3. 3.6 Carrier: A set of a many-sorted algebra. 3.3 Audience This International Standard is written as a reference for systems analysts. The expression must evaluate to a multiset over the type of the arc’s associated place. 3.1. 3.5 Binding: See Assignment. 3.1.2 Output Arc (of a transition): An arc directed from the transition to a place.9 Enabling (a transition): A transition is enabled in a particular mode and net marking. constants. 3. 3.3 Assignment: For a set of variables.1.7 Concurrency: The property of a system in which events may occur independently of each other.1 Input Arc (of a transition): An arc directed from a place to the transition. 3.1. and hence are not ordered (see also Step and Concurrent Enabling).8 Declaration: A set of statements which deﬁne the sets.1 Arc: A directed edge of a net which may connect a place to a transition or a transition to a place. when the following conditions are met: 7 .4 Basis set: The set of objects used to create a multiset. abbreviations and symbols apply. 3. the association of a value (of correct type) to each variable. 2 Normative References None.1. variables and operators used to annotate an arc of a net.1.1.1. Deﬁnitions.1. 3.1. parameter values. designers.1. developers. 3 Terms. and for Petri net tool designers and standards developers. maintainers and procurers.2 Arity: The input sorts and output sort for an operator.1. Any ambiguity in the deﬁnitions is resolved by the mathematically precise deﬁnitions in the body of this International Standard.1 Glossary 3.1. the following deﬁnitions.3 Arc annotation: An expression that may involve constants. Normally represented by an arrow.1.1. Abbreviations and Symbols For the purpose of this International Standard. typed variables and functions required for deﬁning the inscriptions on a High-level Petri Net Graph. 3.1.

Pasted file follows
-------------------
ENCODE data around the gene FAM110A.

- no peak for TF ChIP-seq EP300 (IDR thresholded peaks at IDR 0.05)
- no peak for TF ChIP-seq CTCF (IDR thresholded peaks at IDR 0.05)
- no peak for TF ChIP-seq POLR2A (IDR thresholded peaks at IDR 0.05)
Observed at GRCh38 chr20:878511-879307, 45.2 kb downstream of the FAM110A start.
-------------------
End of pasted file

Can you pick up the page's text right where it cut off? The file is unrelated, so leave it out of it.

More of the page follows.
2 Initial Marking of a place: A special marking of a place.4 Reachable Marking: Any marking of the net that can be reached from the initial marking by the occurrence of transitions. 3. and an Initial Marking of the net. 3.1.14 Marking (of a net): The set of the place markings for all places of the net.1.10 Concurrent Enabling (of transition modes): A multiset of transition modes is concurrently enabled if all the involved input places contain enough tokens to satisfy the sum of all of the demands imposed on them by each input arc annotation evaluated for each transition mode in the multiset.2 Node (of a net): A vertex of a net graph (i. nor places to places.1.11 High-level Net (High-level Petri Net): An algebraic structure comprising: a set of places.14. 3. 3. 8 .14. a set of types. 3.1 Multiplicity: A natural number (i.14. and transitions to places.1.e.16 Net: A general term used to describe all classes of Petri nets. 3.e.The marking of each input place of the transition satisﬁes the demand imposed on it by its arc annotation evaluated for the particular transition mode.15. called arcs.1. 3.1 Initial Marking (of the net): The set of initial place markings given with the highlevel net deﬁnition. deﬁned with the high-level net. 3.1. but never transitions to transitions.16. such that only places can be connected to transitions. Arc Annotations. called places and transitions.15 Multiset: A collection of items where repetition of items is allowed. and a set of modes (a type) to each transition.5 Reachability Set: The set of reachable markings of the net.1. 3. 3. and an initial marking.1. 3.2 Multiset cardinality (cardinality of a multiset): The sum of the multiplicities of each of the members of the multiset.1.1. The demand is satisﬁed when the place’s marking contains (at least) the multiset of tokens indicated by the evaluated arc annotation. NOTE: The determination of transition modes guarantees that the Transition Condition is satisﬁed (see Transition Mode). 3. a function associating a type to each place.13 Many-sorted Algebra: A mathematical structure comprising a set of sets and a set of functions taking these sets as domains and co-domains. including the initial marking. a place or a transition).1. a set of transitions.15. and their interconnection by directed edges.. 3.14. Post function determining output tokens (multisets of tokens) for places for each transition mode.1 Net graph: A directed graph comprising a set of nodes of two different kinds.1.14. 3.3 Marking of a place: A multiset of tokens associated with (‘residing in’) the place.1. Transition Conditions. 3. Pre function imposing token demands (multisets of tokens) on places for each transition mode.12 High-level Petri Net Graph: A net graph and its associated annotations comprising Place Types. 3.1. non-negative integer) which describes the number of repetitions of an item in a multiset.1. and their corresponding deﬁnitions in a set of Declarations.16.1..